Raffaello Carboni

Raffaello Carboni

Raffaello Carboni

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Raffaello Carboni (15 December 1817 – 24 October 1875) was an Italian revolutionary and writer. He is primarily remembered now as the author of the main eyewitness account of events at the Eureka Stockade in Ballarat, Australia.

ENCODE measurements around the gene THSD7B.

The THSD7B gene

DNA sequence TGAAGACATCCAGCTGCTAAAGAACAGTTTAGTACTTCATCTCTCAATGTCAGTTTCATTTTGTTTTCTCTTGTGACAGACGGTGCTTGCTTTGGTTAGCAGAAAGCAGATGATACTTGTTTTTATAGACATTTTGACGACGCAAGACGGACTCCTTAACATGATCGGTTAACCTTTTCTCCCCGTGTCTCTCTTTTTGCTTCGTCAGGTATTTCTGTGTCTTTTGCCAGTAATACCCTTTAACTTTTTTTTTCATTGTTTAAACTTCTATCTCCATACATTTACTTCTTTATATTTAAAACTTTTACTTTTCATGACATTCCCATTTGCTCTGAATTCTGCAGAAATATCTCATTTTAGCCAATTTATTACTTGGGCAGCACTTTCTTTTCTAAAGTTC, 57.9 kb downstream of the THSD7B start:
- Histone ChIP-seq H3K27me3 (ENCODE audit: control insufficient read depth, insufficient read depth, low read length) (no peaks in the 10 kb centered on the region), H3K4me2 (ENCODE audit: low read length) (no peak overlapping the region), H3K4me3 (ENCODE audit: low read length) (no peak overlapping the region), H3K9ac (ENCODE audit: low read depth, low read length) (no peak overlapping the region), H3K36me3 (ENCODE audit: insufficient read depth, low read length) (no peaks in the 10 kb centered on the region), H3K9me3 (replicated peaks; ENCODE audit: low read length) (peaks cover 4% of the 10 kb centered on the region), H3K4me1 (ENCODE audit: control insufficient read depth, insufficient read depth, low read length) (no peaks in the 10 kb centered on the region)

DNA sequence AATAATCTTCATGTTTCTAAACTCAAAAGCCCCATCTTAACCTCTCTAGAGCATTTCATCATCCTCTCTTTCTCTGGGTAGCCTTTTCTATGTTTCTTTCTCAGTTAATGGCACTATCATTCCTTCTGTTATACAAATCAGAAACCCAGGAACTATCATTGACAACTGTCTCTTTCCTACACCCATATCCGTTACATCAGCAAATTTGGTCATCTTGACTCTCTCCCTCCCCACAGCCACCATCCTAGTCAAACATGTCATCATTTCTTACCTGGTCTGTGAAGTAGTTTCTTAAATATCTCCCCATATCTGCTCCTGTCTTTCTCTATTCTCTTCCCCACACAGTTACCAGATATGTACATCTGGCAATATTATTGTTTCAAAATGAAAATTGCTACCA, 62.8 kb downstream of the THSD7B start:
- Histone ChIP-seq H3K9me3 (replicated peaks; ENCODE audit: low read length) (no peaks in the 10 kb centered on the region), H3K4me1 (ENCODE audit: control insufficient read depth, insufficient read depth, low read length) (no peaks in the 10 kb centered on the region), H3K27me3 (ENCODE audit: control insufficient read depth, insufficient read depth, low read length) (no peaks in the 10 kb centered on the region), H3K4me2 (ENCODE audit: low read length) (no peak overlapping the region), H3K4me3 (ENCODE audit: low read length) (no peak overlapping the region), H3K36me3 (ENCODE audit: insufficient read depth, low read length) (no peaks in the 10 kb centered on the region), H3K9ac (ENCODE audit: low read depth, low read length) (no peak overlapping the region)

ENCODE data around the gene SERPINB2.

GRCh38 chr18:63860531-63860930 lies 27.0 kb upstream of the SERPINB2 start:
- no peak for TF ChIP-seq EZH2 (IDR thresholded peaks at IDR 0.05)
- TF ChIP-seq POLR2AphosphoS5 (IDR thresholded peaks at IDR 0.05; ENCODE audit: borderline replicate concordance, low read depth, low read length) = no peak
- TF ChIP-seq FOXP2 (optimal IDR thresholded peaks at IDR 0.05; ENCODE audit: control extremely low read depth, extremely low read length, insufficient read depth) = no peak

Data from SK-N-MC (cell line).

Raffaello Carboni was born in Urbino, Italy in 1817. Dedicated to the cause of Italian nationalism, he fought with the forces of Mazzini and Garibaldi to free Italy from Austrian influence. After the fall of the Roman Republic (1849–1850), he fled to London and then to Melbourne. He arrived on the Ballarat goldfields in 1853, and became a member of the miners' central committee. By the time of the Eureka Stockade he had been on or around the goldfields for almost two years. On 30 November 1854, he called on all miners "irrespective of nationality, religion or colour to salute the Southern Cross as a refuge of all the oppressed from all countries on Earth." When the stockade was attacked on 3 December 1854, he remained a spectator.Australian Poets and their Works, by William Wilde, Oxford University Press, 1996 He was, however, arrested and tried for treason, but later acquitted in March, having been taken ill with dysentery in gaol. In July 1855 Carboni was elected to the local court at Ballarat to adjudicate mining disputes. His book, The Eureka Stockade, the only complete first-hand description and analysis of the causes of the attack on the Eureka Stockade, was published a year after the...
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